Loud snoring may be more than just annoying. It can be a symptom of a serious sleep disorder known as sleep apnea. Recent studies show that treating a sleep illness for yourself or your sleep partner may be critical in helping both of you maintain a healthy lifestyle.
Sleep apnea is a condition that leads to pauses in breathing or taking shallow breaths while sleeping. Although the condition is chronic, occurring most nights when you sleep, it is often undiagnosed. That is, unless a family member or bed partner notices that you are not breathing evenly, or complains that you are snoring loudly.
The most common type of sleep apnea is obstructive sleep apnea (OSA). In this case, the airway may collapse or become blocked during sleep, cutting off the flow of air.
You may experience long pauses between breaths or take shallow breaths that are accompanied by loud snoring. After a pause in breathing, you may make a loud snort or choking sound as you take another breath.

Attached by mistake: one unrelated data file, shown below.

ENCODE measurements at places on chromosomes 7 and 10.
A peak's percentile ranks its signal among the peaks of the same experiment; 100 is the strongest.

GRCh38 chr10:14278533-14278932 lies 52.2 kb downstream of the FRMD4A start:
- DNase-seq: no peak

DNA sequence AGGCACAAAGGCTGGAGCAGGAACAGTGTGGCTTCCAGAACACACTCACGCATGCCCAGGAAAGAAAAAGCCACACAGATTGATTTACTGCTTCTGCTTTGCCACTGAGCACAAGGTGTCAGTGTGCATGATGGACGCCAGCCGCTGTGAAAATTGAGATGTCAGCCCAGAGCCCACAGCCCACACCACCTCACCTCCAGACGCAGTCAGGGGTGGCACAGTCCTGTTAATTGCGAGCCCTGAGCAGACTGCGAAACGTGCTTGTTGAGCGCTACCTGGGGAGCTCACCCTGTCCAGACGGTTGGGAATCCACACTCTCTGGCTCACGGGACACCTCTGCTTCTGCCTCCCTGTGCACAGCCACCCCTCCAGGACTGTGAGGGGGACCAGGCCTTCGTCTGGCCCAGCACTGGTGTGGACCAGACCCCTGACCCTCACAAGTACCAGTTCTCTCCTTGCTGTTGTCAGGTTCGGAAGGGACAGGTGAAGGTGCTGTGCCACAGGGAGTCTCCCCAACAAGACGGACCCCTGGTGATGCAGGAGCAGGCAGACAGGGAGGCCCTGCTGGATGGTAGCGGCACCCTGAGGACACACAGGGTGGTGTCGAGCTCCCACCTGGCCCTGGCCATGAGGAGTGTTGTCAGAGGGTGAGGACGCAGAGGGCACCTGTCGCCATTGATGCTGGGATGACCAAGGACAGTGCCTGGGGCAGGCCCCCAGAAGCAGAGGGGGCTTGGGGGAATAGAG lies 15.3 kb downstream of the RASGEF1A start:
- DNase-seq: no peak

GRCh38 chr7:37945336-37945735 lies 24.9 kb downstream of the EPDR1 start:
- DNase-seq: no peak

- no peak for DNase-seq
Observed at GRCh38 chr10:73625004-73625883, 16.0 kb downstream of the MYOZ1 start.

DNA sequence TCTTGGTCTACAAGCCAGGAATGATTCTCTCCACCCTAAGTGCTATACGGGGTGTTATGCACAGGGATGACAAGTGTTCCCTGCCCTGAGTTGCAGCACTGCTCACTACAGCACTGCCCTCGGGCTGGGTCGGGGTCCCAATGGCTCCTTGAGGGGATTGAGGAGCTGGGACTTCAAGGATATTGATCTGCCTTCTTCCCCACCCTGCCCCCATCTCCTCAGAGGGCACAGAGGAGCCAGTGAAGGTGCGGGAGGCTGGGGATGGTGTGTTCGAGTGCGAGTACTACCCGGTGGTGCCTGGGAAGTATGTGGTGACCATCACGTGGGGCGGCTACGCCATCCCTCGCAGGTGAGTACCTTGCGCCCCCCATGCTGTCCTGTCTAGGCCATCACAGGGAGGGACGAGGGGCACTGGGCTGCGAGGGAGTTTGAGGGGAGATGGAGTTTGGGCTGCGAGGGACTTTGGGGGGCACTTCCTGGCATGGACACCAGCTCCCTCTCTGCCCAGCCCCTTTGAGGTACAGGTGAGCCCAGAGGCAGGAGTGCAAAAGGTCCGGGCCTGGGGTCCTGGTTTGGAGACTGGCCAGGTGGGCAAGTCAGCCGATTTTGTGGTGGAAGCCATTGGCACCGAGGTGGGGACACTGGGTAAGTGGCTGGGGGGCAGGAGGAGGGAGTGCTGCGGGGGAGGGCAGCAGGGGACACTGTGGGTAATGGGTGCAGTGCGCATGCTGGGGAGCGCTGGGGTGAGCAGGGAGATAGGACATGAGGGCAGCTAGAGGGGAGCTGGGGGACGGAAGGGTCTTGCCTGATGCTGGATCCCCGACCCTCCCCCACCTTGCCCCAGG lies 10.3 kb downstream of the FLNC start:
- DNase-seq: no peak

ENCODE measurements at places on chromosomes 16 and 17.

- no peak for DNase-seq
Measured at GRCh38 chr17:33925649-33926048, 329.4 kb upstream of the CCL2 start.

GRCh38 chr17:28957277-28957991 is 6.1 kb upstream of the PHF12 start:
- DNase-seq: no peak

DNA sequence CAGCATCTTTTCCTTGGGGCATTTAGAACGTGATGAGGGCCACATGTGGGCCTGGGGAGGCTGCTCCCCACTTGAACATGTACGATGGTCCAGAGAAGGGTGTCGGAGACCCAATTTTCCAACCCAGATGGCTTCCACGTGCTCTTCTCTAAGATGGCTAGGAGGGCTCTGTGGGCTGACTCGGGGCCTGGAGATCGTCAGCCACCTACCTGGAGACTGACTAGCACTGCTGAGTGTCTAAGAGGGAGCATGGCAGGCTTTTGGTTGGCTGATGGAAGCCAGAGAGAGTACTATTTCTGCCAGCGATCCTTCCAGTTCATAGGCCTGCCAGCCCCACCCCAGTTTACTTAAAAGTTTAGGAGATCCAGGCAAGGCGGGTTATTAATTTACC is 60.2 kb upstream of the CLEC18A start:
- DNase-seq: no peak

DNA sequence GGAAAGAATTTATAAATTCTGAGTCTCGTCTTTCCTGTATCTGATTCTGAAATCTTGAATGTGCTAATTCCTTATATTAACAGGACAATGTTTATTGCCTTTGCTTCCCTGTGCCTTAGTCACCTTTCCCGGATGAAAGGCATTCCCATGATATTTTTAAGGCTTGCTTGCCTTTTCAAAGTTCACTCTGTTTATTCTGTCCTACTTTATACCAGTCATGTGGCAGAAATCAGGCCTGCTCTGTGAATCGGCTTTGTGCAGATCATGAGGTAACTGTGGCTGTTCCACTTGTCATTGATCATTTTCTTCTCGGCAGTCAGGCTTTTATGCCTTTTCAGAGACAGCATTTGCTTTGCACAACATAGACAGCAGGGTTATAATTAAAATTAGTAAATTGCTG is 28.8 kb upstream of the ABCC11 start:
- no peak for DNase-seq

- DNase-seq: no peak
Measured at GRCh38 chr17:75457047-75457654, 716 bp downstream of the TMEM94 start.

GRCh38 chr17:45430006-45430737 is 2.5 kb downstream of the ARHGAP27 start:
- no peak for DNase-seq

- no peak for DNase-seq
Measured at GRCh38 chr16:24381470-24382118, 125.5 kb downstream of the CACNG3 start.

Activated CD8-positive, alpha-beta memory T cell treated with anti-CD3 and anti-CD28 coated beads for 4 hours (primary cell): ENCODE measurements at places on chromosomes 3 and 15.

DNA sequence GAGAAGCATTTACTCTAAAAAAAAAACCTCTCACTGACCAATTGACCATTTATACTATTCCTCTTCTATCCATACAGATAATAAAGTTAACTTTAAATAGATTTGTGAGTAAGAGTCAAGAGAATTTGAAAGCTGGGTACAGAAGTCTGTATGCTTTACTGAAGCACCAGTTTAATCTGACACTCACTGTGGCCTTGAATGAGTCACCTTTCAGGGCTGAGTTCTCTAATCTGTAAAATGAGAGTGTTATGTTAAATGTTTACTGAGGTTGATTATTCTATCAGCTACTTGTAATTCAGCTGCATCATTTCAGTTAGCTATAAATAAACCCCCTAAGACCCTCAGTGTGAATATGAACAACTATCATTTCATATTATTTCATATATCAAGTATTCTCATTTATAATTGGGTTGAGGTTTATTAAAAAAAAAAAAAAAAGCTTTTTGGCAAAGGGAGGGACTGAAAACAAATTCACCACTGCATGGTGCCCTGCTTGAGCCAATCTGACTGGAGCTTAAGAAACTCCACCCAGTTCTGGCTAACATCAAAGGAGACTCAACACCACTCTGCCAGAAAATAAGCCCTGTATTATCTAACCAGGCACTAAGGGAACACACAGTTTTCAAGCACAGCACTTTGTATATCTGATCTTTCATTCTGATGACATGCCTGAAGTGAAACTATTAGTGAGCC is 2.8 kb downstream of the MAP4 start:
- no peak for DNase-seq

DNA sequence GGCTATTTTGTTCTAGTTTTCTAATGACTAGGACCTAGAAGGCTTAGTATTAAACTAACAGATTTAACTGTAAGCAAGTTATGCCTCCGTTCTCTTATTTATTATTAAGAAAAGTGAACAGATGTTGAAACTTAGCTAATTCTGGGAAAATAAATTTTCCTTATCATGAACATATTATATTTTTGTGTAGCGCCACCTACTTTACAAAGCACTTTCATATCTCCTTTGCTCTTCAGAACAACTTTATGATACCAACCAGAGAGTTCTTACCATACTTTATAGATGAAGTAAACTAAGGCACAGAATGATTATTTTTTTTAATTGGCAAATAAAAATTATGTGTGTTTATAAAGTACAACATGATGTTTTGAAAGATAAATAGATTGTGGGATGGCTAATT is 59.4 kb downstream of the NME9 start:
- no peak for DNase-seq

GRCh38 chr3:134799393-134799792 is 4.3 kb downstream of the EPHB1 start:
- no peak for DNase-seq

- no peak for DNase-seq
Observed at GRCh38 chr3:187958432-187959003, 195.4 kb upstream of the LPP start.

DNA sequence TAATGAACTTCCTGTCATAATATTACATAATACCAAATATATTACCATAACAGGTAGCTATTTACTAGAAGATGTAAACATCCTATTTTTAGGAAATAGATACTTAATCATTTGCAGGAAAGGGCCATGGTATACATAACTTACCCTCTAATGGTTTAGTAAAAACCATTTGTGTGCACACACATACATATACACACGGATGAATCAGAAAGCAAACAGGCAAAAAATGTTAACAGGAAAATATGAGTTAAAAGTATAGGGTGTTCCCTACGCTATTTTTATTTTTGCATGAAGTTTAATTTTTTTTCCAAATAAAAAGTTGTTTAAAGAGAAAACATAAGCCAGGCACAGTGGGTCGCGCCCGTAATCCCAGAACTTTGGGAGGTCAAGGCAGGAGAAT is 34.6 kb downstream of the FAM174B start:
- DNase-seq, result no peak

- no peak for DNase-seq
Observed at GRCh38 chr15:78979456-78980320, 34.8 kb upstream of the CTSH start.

This uneven pattern of breathing often prevents sufferers from staying in deep sleep, leading to sleep deprivation. The loud noises accompanying sleep may also wake your bed partner or keep him or her from falling asleep.
Sleep apnea can have serious effects on your health.
One study conducted in Asia showed that the overall death rate was 2.5 times higher in Asians with sleep apnea. The study also showed that people with severe OSA had more than four times higher risk of death from cardiovascular conditions.
In Australia, researchers concluded that untreated OSA leads to sleepy drivers and an increased risk of automotive crashes in men. They also recorded more near-misses on the road for both men and women with OSA. People with OSA reportedly experienced three times as many motor vehicle crashes as people without OSA.
Sleep apnea can affect your overall health in many significant ways. When you have disruptions in your breathing, your body may not get the oxygen it needs to maintain optimum health. If you suspect you or your bed partner may have sleep apnea, talk to your health care professional.
National Heart, Lung, and Blood Institute.